Identification of genes affected by fetal alcohol exposure during brain development
Fetal alcohol exposure is the leading known cause of mental retardation in the western world. However, the mechanisms underlying alcohol-induced damage in fetal brain are largely unknown. The goal of this dissertation is to identify ethanol-responsive genes during brain development to provide more insights into the mechanisms. I chose a well-established animal model for all the studies in this dissertation. First, I demonstrated that this ethanol paradigm increased the mRNA of cellular retinol binding protein I (CRBP-1) in gestational day 13 (G13) brain and the incidence of apoptosis in G16 brain. Second, I identified 12 putative ethanol-responsive genes using mRNA differential display. After the quantitative analysis by Northern blot, in situ hyridization, western blot and relative quantitative RT-PCR, ribosomal protein S6 (rpS6), neuroendocrine-specific protein-A (NSP-A) and a novel gene were verified as ethanol-responsive genes. Third, I isolated 32 putative ethanol-responsive genes using cDNA microarray analysis. They encode proteins engaged in cell signaling, cell cycle regulation, metabolism, stress response and cell structure. Among all the putative genes, alcohol dehydrogenase 3 (Adh3) and glutathione S transferase pi 2 (GST pi 2) are previously known ethanol-responsive genes.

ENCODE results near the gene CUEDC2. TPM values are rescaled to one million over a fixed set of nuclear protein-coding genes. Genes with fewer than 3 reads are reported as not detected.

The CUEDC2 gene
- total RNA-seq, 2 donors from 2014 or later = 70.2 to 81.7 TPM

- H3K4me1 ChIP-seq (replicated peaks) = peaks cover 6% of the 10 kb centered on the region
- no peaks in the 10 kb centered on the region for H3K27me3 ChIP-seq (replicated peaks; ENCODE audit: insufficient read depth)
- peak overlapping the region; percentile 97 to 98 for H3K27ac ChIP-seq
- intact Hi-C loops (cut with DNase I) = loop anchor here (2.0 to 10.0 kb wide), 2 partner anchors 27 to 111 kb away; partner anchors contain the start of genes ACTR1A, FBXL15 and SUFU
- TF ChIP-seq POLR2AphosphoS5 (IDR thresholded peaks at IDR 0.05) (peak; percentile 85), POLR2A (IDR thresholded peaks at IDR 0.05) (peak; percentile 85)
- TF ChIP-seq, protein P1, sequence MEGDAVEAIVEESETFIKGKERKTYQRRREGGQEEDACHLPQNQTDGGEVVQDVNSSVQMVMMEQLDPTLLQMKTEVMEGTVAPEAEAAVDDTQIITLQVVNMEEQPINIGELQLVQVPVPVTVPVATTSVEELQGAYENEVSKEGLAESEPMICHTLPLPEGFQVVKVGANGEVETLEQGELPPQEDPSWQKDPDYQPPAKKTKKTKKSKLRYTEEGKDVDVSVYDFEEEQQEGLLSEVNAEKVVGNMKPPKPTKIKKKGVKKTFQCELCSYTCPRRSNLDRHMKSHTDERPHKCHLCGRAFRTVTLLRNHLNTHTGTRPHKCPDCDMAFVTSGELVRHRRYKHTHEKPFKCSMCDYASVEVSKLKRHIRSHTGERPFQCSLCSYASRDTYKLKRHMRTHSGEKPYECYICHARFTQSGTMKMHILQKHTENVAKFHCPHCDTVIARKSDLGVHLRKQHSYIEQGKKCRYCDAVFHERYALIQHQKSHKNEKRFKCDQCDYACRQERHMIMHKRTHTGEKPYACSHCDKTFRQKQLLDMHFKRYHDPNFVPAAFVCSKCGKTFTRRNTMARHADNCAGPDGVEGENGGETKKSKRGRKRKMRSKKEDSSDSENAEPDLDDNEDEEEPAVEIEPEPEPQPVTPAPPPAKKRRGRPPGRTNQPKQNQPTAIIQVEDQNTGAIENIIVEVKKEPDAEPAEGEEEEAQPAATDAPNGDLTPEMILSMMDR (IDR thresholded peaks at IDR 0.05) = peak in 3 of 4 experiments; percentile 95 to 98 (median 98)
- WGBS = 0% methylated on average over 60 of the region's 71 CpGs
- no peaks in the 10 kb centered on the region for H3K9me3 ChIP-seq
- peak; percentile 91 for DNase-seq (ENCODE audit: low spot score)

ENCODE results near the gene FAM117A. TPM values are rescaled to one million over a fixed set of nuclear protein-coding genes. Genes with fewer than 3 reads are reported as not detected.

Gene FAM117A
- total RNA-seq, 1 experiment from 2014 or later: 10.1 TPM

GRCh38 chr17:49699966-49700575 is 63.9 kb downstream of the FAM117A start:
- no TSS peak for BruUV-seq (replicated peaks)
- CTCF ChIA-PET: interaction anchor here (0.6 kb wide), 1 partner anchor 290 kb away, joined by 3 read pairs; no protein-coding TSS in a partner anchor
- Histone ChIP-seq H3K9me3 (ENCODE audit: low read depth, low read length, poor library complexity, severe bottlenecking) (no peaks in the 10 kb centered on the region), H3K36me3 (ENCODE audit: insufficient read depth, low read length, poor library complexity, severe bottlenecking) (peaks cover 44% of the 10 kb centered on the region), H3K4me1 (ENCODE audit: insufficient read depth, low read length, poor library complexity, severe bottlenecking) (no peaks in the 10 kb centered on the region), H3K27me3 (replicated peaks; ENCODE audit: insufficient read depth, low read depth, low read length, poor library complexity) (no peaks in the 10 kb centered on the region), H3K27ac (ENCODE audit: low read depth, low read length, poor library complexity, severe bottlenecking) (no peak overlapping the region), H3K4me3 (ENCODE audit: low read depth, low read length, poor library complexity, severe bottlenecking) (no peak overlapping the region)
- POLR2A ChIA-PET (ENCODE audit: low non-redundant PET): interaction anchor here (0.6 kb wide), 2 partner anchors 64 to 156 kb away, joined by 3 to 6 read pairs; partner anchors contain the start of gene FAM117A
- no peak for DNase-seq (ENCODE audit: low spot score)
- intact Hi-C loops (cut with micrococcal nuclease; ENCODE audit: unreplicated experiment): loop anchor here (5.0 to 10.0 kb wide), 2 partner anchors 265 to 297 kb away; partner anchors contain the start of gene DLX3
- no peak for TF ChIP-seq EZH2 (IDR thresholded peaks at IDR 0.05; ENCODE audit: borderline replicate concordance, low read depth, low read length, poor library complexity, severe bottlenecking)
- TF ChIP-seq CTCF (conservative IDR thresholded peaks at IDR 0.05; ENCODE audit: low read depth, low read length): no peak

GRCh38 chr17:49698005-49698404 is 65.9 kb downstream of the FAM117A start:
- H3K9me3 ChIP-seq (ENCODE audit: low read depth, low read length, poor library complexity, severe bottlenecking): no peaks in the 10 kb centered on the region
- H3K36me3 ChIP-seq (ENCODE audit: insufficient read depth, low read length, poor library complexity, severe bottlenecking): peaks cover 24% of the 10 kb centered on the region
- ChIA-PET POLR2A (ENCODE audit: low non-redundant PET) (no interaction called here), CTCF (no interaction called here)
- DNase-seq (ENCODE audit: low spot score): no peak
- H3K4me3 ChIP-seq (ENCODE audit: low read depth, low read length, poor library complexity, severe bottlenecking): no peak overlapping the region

Additionally, bone morphogenetic protein receptor type IA (BMPR-IA) showed the largest change induced by ethanol, 2.1-fold, and the ethanol effect on its expression was confirmed by relative quantitative RT-PCR. Fourth, because NSP-A is also a thyroid hormone-regulated gene, I analyzed the expression of two other thyroid hormone-regulated genes, Oct-1 and Hes-1, in my ethanol-treated animal model. However, ethanol did not affect thyroid hormone regulation of these two genes in G16 cerebral cortex. Fifth, I examined the effects of ethanol on protein expression and phosphoralytion using two-dimensional (2D) electrophoresis and western blotting. Ethanol was shown not to robustly change the abundance of individual proteins, but may change the post translation modifications of some proteins during brain development, such as glycosylation. In conclusion, these studies systematically and thoroughly examined the effects of fetal alcohol exposure on gene expression during brain development. They provide useful insights for analyzing the complex pathways leading to CNS damage in the children born to mothers who drank heavily during pregnancy.
0307: Molecular biology